Mastopexy is the name given to the surgical procedure designed to lift a sagging breast and restore it to a more pleasing location on the chest wall.

Different surgical techniques exist to achieve this and which of these is the most appropriate for any given woman will basically depend on the degree of sagging, known medically as ‘ptosis’.


Every woman’s breasts change in size and volume with age as:

  • the skin envelope becomes looser; and
  • the supporting Cooper’s Ligaments within the breast itself—and whose function is to hold the breast up high on the chest wall – become weaker and allow the breast to droop.

These changes are accelerated by pregnancy and breast-feeding.

The main groups of women presenting with breast ptosis are as follows:

  1. Young women with large breasts in whom the breasts have sagged from the sheer weight and volume of the breasts.
  2. Women after pregnancy and breast-feeding due to the overstretching of the breast skin and the subsequent shrinkage of the breast tissue when finished thereby leaving the breasts smaller and droopy to varying degrees.These changes result because the breasts:
    • lose volume through shrinkage of the breast tissue and milk glands; and
    • the inelastic, overstretched breast skin does not return to its former state leaving the skin envelope looser.
  1. Post-menopausal women due to progressive loss of breast tissue and skin elasticity.



In a Mastopexy, unlike a Breast Reduction, NO BREAST TISSUE IS REMOVED.  Only the overstretched, excess skin is removed and the breast volume remains unaltered.  By lifting the nipple/areola and tightening the skin envelope the breast is automatically lifted to a more aesthetic position on the chest wall.  Any one of various skin removal patterns can be used according to the degree of ptosis.  The various patterns available to the surgeon, usually named according to the appearance of the scar they leave, are as follows:

  1. Anchor (‘Wise’) Pattern – used for the more severe forms of ptosis. The scars resemble an anchor with a scar around the edge of the areola, a vertical scar down to the breast fold, and a scar within the breast fold.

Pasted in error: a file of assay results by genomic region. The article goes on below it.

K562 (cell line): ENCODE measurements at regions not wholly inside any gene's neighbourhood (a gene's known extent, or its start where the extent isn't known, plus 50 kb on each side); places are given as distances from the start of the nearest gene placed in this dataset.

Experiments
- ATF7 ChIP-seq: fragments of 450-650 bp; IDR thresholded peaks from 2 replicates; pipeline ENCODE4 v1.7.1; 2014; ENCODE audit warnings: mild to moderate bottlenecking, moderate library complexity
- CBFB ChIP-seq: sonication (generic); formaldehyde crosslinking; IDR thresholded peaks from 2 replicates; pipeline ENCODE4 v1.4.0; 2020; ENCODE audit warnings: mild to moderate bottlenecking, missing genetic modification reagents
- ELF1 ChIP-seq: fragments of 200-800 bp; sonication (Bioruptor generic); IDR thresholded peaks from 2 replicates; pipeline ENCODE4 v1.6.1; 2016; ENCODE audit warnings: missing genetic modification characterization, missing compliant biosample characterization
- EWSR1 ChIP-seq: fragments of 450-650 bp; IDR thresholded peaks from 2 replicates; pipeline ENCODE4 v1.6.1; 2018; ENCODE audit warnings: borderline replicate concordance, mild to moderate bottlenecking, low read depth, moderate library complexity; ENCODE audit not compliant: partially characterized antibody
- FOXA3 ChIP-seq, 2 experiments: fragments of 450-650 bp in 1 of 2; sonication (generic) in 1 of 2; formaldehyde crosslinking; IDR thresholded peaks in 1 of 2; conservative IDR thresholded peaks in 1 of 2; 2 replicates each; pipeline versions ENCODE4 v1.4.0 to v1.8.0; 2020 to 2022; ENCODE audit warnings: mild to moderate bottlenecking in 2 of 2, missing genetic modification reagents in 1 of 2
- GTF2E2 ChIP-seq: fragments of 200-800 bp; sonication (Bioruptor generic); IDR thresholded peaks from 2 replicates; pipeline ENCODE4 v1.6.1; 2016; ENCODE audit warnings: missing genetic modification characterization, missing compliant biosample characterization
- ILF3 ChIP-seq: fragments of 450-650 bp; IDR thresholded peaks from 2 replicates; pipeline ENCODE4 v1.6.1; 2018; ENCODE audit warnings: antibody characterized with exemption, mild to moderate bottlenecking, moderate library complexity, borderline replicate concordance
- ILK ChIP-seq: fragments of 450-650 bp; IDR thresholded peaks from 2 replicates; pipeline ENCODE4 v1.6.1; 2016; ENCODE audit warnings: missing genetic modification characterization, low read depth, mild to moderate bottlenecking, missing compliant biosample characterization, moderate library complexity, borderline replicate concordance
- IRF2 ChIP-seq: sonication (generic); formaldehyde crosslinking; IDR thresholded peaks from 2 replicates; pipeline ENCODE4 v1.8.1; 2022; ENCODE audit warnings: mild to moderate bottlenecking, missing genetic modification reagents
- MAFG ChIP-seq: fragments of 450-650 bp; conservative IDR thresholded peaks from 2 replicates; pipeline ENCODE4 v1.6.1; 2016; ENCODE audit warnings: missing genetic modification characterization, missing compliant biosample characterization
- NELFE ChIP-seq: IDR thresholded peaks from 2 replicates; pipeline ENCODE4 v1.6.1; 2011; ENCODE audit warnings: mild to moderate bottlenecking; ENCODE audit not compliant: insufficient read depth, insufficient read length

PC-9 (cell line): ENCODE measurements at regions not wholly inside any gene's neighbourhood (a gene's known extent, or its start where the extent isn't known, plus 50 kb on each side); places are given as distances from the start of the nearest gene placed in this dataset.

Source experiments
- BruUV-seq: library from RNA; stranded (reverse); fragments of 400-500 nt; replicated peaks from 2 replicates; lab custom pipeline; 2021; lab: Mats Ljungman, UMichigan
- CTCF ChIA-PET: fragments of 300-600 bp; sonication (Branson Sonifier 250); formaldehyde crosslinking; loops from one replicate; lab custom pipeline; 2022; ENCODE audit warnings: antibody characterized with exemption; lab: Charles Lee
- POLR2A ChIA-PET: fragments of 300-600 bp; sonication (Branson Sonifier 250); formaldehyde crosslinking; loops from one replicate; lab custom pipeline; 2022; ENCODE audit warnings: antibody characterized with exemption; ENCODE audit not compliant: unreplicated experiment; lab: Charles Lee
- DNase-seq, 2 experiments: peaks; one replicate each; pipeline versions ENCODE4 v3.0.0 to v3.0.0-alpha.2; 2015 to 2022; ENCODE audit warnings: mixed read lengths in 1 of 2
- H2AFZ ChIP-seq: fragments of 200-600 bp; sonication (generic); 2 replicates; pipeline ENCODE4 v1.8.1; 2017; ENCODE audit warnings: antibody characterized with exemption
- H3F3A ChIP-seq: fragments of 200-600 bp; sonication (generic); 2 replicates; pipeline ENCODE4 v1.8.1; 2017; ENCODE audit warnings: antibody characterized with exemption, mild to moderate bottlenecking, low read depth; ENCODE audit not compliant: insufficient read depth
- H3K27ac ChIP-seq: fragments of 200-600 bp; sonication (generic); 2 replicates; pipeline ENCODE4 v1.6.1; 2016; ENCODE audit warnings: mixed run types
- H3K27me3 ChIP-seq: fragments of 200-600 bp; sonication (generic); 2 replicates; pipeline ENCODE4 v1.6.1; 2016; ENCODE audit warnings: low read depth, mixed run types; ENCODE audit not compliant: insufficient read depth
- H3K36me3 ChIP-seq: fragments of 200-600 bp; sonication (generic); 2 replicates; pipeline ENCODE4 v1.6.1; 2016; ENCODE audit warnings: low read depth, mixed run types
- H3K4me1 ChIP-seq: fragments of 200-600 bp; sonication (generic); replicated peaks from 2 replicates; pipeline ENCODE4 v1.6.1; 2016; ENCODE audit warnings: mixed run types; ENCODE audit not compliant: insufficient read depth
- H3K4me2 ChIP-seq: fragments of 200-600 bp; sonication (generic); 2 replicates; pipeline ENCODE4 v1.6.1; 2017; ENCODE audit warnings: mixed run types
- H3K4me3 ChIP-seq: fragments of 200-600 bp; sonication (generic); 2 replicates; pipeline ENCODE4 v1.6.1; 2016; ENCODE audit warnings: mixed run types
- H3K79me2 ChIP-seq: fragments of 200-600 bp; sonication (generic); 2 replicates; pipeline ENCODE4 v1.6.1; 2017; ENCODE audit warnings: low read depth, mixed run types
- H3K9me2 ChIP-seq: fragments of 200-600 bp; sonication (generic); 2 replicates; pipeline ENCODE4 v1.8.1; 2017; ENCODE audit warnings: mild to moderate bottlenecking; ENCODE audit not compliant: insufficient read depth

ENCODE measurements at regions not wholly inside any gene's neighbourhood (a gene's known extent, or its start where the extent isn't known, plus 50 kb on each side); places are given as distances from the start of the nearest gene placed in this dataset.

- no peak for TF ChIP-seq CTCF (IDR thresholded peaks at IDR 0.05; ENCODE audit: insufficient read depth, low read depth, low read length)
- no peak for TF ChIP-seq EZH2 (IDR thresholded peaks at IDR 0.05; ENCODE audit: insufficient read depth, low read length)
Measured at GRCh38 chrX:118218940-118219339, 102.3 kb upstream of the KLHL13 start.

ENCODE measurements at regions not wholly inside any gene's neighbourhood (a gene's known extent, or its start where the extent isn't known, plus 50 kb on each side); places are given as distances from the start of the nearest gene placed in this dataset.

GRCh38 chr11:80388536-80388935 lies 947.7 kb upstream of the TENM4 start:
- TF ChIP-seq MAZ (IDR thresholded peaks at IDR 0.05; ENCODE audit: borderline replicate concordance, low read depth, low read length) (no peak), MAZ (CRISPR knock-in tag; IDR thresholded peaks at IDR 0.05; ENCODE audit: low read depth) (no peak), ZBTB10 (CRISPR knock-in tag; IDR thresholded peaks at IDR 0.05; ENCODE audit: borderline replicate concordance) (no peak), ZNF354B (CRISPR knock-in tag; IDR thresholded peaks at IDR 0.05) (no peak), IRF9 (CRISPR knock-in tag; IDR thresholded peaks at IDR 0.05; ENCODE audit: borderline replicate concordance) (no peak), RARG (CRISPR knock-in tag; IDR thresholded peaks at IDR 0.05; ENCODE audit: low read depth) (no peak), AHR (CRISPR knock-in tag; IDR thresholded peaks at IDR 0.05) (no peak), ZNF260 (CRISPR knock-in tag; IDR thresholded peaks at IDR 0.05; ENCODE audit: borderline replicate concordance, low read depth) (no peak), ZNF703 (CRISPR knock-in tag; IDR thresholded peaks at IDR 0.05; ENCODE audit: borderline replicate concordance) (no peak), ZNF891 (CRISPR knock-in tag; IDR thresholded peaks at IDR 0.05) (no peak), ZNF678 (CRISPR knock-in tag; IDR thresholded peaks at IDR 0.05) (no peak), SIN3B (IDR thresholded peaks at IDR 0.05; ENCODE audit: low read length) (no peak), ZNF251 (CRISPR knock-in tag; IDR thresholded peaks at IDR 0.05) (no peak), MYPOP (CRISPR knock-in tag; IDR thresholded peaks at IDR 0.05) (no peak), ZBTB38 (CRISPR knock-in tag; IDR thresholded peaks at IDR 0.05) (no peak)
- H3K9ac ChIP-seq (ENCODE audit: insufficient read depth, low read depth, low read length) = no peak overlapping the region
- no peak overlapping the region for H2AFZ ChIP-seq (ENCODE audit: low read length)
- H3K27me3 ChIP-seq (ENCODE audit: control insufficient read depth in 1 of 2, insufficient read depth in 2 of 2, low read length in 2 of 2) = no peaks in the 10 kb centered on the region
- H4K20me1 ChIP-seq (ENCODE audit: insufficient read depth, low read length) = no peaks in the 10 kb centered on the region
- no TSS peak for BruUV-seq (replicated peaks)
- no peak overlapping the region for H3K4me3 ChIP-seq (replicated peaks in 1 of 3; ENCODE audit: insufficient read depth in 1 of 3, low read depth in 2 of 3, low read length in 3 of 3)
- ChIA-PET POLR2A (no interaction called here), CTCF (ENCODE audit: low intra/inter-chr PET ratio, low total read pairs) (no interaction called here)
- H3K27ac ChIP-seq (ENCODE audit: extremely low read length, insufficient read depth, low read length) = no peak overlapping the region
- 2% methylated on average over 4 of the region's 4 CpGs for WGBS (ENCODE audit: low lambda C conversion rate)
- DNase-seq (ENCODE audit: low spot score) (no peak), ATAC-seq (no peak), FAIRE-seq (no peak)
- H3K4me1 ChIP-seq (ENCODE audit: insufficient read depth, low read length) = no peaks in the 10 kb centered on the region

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  2. Vertical (‘Lollipop’ Mastopexy) – for lesser degrees of ptosis
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  3. Circumareolar Mastopexy (Benelli Lift or ‘Doughnut Lift’) – involves removing a ‘doughnut’ pattern of skin from around the areola but its ability to “lift” is somewhat limited.
  4. Crescent Mastopexyis the least invasive pattern and involves removing a crescent of skin above the areola.  Sometimes, it is necessary to extend the incisions a little sideways in which case it then changes its name to a ‘Batwing’ Mastopexy as follows.
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Each of the Mastopexy techniques described lifts the breasts but do not alter the actual breast volume. Accordingly, if a woman is happy with her breast size and only wishes the ptosis to be corrected, a straightforward Mastopexy will suffice.

However, if the woman also wishes her breasts to be larger, implants can be inserted at the same procedure and this combined technique is known as an AUGMENTATION MASTOPEXY.


This is the term given to very early degrees of sagging where the breast mound is below the level of the breast fold but the nipple is still above the fold, when the breast is viewed from the side (refer  diagram below).

Pseudo-ptosis is often correctable with implants alone.


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